Due to complaints about glucose meter inaccuracy, the Food and Drug Administration (FDA) is currently developing a new standard for glucose meter accuracy. This update is driven by ongoing improvements in meter accuracy, the need for better accuracy with today's pumps, bolus calculators, and continuous glucose monitors, reports of hospital and out-patient deaths, consumer complaints, and research studies showing that several approved glucose meters failed to meet FDA or International Standards Organization (ISO) standards in post-approval testing.1-3
Most users assume their glucose meter is accurate and use it to make therapeutic decisions. Yet significant differences in accuracy exist between and within meter brands that are often unrecognized by clinicians and people with diabetes. For example, brand-to-brand variations may be discovered when a health insurer selects a lower cost meter as the preferred brand and user perform simultaneous glucose tests on the old and new meters. The greatest danger that the FDA is concerned about occurs when an erroneous reading on a glucose meter causes severe hypoglycemia or death after an excessive dose of insulin in a hospital or home.
What Is Accuracy?
The term “accuracy” used in this paper in relation to glucose meters is an inclusive term that includes all aspects of accuracy. These aspects include accuracy and precision, shown in Figure 1, as well as a low bias, close linearity, and a narrow limit of agreement as depicted in Figure 2. Optimal glucose meter accuracy can be thought of as a minimum of total error.
Numerous glucose meter factors can distort accuracy. These include meter error, test strip manufacturing defects, test strip lot variations, underfilling of test strips, glucose meter time errors, environmental factors (temperature extremes, humidity, and high altitude), plus a variety of other factors (anemia, hypoxia, being on oxygen therapy, dialysis, and various medications). Other factors beyond glucose meter errors can complicate the path to great readings, such as errors in carbohydrate counting or insulin dosing, varied activity, and others. Any error introduced into insulin dosing decisions adds to the propagation of total error.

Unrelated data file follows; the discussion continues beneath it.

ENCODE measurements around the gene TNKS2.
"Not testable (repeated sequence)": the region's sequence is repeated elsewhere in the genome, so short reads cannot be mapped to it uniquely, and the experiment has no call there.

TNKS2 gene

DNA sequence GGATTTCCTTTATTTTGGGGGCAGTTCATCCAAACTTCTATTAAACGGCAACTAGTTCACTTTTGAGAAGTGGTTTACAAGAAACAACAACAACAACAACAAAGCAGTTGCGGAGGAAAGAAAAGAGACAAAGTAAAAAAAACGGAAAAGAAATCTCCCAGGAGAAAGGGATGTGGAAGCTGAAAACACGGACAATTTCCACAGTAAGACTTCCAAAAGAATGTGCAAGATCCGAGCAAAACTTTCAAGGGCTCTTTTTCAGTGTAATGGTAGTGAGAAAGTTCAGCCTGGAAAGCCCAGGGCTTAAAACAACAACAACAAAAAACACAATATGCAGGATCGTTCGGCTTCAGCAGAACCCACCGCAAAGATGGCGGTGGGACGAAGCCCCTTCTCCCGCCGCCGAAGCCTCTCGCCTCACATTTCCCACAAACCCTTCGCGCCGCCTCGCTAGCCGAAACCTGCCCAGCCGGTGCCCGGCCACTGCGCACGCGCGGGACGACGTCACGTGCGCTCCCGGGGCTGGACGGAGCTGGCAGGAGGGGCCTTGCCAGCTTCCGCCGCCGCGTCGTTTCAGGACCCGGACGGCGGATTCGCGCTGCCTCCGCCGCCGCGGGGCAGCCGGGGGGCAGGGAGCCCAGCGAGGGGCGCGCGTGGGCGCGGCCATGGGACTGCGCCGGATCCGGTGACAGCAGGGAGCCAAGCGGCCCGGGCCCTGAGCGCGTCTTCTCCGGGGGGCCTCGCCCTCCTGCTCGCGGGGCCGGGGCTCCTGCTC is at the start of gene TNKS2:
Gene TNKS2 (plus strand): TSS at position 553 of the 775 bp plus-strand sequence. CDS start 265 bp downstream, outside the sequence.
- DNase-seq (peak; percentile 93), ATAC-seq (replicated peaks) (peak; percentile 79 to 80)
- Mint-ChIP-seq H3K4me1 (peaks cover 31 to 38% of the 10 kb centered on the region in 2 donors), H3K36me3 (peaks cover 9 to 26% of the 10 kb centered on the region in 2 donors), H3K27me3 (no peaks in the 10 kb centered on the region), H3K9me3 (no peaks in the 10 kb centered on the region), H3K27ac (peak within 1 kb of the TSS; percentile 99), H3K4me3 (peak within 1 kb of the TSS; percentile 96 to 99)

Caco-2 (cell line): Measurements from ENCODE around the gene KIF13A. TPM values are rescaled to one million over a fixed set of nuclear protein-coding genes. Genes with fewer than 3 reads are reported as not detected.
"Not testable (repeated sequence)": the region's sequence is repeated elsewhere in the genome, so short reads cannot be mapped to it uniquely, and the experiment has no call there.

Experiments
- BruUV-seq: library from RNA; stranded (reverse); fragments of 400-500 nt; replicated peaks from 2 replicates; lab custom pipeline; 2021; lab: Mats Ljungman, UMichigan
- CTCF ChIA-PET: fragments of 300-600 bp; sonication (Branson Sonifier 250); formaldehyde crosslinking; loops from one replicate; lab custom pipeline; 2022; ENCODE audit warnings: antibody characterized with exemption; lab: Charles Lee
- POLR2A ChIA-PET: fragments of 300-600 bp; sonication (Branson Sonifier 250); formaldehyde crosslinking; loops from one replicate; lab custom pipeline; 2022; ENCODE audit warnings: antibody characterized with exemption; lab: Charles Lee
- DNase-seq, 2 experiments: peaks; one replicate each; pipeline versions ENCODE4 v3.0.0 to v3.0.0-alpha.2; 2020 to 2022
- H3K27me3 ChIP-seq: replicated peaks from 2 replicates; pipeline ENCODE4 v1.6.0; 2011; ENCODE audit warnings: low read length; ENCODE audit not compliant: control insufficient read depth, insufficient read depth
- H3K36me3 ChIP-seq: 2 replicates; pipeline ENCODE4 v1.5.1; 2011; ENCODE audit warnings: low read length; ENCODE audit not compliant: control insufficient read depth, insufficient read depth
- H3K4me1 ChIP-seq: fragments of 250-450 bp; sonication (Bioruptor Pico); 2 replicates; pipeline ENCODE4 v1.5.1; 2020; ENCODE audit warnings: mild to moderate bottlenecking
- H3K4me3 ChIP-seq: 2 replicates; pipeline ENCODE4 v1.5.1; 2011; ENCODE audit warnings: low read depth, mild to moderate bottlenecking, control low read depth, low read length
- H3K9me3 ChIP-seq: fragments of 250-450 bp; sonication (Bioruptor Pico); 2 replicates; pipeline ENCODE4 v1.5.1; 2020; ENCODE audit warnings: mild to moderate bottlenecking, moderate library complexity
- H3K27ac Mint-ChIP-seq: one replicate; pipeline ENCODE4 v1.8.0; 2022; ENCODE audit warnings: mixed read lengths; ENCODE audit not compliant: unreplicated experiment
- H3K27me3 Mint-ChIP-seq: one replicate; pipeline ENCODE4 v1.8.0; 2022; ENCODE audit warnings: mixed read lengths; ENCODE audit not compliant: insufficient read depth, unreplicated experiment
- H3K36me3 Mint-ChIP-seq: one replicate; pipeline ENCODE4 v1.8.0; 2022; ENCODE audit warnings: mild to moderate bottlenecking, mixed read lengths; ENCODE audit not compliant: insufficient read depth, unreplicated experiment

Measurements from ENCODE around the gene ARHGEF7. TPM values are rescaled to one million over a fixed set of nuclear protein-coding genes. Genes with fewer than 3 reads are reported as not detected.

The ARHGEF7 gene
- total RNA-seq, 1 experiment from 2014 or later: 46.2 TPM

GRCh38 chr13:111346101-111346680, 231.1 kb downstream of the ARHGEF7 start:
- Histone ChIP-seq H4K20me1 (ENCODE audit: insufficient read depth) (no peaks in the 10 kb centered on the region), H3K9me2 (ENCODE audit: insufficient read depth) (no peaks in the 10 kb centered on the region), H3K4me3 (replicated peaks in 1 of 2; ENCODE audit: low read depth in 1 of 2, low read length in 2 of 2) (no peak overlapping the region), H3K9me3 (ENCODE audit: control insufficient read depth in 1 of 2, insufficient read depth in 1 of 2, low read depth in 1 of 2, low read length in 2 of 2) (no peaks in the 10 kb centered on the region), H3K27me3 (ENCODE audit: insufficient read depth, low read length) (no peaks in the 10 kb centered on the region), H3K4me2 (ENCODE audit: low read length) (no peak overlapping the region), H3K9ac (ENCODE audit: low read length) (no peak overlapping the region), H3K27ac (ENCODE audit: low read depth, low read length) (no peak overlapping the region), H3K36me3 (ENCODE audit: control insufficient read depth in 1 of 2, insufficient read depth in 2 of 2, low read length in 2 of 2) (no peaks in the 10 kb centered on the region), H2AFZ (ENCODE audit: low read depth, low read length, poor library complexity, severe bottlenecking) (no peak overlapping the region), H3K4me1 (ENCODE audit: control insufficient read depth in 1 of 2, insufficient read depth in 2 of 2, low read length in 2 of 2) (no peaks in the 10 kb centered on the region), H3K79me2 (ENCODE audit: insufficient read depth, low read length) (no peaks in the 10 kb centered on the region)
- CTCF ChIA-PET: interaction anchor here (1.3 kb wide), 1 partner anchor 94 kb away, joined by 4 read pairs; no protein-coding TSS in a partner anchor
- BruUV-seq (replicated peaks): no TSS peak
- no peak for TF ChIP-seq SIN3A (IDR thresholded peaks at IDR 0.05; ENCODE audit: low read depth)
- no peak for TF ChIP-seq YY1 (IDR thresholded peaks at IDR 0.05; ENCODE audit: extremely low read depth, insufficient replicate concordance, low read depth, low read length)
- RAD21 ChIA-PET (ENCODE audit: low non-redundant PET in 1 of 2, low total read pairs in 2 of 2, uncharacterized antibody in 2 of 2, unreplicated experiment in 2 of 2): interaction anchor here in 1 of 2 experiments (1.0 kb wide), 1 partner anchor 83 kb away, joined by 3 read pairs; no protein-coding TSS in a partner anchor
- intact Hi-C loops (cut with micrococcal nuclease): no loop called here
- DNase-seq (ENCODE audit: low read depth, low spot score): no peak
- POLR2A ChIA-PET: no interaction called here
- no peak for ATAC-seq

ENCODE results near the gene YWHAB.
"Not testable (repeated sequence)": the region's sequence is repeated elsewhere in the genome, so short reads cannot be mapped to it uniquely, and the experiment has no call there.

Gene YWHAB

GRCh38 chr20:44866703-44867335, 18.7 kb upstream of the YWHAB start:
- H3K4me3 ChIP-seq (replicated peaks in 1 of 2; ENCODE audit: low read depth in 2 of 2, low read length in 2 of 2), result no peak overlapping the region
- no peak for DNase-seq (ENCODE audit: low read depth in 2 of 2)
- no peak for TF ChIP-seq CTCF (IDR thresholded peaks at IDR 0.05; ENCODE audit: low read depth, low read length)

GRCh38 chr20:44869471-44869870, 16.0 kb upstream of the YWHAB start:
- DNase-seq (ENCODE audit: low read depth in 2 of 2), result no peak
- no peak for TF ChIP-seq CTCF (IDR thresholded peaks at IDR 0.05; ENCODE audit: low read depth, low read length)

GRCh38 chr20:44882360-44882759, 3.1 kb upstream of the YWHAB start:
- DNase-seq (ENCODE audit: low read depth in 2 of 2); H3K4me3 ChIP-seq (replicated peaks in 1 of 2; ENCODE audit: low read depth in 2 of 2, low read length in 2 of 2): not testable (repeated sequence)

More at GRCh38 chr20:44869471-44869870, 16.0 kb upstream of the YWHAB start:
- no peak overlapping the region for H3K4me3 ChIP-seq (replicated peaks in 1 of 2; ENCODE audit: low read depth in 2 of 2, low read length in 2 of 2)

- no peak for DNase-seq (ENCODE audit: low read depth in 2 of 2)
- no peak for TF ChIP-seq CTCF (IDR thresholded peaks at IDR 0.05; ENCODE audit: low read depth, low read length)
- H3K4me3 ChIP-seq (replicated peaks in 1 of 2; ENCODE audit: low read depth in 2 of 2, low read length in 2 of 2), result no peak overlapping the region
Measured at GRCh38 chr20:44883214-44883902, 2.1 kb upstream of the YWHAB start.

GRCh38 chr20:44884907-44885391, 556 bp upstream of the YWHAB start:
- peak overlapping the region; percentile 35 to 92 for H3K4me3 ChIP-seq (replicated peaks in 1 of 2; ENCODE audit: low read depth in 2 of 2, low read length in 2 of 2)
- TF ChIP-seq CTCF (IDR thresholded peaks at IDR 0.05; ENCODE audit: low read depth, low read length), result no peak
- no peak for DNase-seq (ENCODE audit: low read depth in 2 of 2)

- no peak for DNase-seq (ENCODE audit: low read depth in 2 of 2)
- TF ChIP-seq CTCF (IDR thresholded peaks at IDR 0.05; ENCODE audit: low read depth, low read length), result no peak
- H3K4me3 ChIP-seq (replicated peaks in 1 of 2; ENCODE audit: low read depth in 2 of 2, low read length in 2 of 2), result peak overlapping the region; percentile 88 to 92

The FDA reported 100 deaths associated with potential glucose meter inaccuracies between 1992 and 2009 and 12,672 serious injuries from 2004 to 2008.(4) Richard Hellman, M.D., past president of the American Association of Clinical Endocrinologists (AACE), responded to a New York Times editorial regarding glucose meter accuracy, saying, “There is considerable concern from many quarters that the lower-than-optimal accuracy of glucose meters in current use, both in the inpatient and outpatient setting, is a cause of errors in insulin dosage, with resultant morbidity, and possibly mortality.”(5)
Why Do Glucose Meters Need To Be More Accurate?
Today’s technology demands greater glucose meter accuracy. For example, an insulin pump can accurately deliver insulin in doses of 0.025 U or less, with a precision of the order of 0.06% for someone who uses 40 U/day. This precision is significantly compromised when the glucose meter used to determine insulin doses varies in accuracy by ±20%. With a target glucose of 100 mg/dl, a pump’s bolus correction calculator cannot safely lower readings higher than 200 mg/dl when 95% of the meter’s BG readings are allowed to range between 160 and 240 mg/dl, and 5% of readings may be outside this range.
Thus an accurate insulin correction dose for a glucose meter reading of 200 mg/dl may produce a glucose outcome between 60 and 140 mg/dl. As glucose values rise above 200 mg/dl, accurate correction doses based on a relatively inaccurate glucose meter will create ever-increasing risks for hypoglycemia or ongoing hyperglycemia in spite of very accurate dosing by the pump. Most meters are much more accurate than this, but this is the current accuracy allowed for meter approval.
Even if the FDA tightens their standard to the proposed 2012 ISO standard of having an accuracy within ±15% above 75 mg/dl, insulin dosing errors with intensive glucose control are still likely. With this standard, a glucose meter reading of 300 mg/dl can actually be a plasma value between 255 and 345 mg/dl. After insulin is accurately delivered to correct the “300 mg/dl” reading, the final glucose may end up anywhere between 55 and 145 mg/dl on 19 out of 20 readings.
All current commercial CGM devices are calibrated from glucose meter readings. Research shows that CGM accuracy is greatly improved when a CGM device is calibrated from laboratory venous plasma glucose levels rather than glucose meter readings.(6) Accurate calibration of CGM devices has become more and more important because wearers use their CGM readings to calculate insulin doses even though this is not FDA approved.